A fine example of a local art collection featuring a Cayman Islands artist is the work of Charles Long held by retired architect Arek Joseph.
Arek and his wife Sandra began acquiring Long’s paintings in 1972 and now have more than 20 in the collection.
The first picture they bought has Cayman thatch rope around it instead of a frame and is oval in shape, depicting a boy standing next to his boat in crystal clear water with tiny fish nibbling at his legs, under the shade of a coconut tree.
“I liked the simple and honest representation of what he (Long) saw through his special eye, in colors and composition, which was immediately appealing,” says Arek.
Over the years, Long’s paintings have captured on canvas the changes in Cayman’s society, providing a social commentary about the islands.
“The paintings record the changing face of Cayman; they chronicle physical and social changes – the many bicycles give way to paintings of cars, people line the foreshore of Hog Sty Bay which in previous paintings showed just a boat at the old dock,” says Arek. “Lush vegetation is replaced by buildings.”
Arek admires Long’s work so much that the family had two paintings commissioned as gifts for a Christmas and birthday present, each featuring the grinning face of the artist.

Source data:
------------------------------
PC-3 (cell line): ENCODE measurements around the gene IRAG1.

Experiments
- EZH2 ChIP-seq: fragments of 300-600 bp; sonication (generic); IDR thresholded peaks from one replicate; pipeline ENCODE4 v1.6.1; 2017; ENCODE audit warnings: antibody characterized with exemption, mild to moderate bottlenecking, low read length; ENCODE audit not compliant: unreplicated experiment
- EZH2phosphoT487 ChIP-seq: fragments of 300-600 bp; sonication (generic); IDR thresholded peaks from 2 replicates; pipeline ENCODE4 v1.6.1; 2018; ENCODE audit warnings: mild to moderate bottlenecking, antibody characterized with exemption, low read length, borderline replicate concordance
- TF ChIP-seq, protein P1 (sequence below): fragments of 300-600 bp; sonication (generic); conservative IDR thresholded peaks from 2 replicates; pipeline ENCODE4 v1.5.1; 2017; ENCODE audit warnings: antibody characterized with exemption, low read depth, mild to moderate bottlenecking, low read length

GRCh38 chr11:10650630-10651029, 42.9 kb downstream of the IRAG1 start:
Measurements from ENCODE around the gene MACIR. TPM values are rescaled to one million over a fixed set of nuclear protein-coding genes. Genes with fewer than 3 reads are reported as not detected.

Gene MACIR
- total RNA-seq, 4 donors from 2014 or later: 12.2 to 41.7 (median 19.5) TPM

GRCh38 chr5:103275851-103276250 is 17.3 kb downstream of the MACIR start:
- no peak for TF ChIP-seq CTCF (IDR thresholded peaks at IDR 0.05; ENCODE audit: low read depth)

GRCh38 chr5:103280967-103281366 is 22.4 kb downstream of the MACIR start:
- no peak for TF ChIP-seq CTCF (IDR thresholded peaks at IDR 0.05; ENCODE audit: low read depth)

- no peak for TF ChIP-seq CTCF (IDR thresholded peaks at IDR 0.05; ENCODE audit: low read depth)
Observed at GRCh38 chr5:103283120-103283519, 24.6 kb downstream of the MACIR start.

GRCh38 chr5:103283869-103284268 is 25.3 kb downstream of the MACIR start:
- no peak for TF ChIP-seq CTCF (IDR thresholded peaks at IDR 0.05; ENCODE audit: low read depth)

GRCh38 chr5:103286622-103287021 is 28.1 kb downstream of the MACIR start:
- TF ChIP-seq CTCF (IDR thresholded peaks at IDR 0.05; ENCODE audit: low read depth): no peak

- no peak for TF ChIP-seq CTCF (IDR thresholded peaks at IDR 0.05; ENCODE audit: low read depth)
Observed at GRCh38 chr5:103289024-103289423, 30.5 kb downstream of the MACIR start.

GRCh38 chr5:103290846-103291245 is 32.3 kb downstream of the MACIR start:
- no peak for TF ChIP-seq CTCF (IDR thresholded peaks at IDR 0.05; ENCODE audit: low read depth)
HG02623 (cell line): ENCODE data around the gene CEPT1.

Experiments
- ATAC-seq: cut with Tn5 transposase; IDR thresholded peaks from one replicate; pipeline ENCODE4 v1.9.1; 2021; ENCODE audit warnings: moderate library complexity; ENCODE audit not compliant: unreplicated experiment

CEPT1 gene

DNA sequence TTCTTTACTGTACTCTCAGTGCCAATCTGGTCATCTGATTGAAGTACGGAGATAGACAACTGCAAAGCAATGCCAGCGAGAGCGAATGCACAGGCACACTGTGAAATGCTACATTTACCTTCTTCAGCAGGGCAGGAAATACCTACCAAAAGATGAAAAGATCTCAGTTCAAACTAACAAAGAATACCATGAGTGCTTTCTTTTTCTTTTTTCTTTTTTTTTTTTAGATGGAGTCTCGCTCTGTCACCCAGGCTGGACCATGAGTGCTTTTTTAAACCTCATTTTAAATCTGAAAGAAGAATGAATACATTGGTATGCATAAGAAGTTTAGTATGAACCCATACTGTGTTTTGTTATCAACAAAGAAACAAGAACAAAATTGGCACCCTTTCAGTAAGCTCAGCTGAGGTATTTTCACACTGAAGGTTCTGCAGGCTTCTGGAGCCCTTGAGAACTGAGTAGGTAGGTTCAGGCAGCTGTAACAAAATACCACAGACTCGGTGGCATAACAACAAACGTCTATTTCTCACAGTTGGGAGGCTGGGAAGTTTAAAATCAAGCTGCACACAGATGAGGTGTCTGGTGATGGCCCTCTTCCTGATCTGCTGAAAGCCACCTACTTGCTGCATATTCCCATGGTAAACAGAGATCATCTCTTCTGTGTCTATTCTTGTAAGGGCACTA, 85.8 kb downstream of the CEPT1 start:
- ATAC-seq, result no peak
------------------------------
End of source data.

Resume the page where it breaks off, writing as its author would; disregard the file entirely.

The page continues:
A book Arek wrote about his life story from being brought up as a child in Iran to arriving and settling in Cayman, was also illustrated by a picture of he and Sandra that was painted by Long
Arek’s favorite piece of Long artwork, which has recently been on loan to the National Gallery of the Cayman Islands, is of a shoe repair man.
“It speaks volumes about the Cayman we came to; about the repair man who could only find one of your shoes, his friend always there hidden behind the door opening and also as a place where Jamaican dollars could be exchanged for U.S. currency,” says Arek.
The Josephs’ three grown-up children also love Long’s work, with all of them owning several of his pictures.
“Paintings generally are admired as works of art, things of beauty and color and, in many cases, as investments,” says Arek.
“Works by Charles Long can, indeed, fit those categories, but in this special place and at this time, they come together to tell a story of a people and their island.”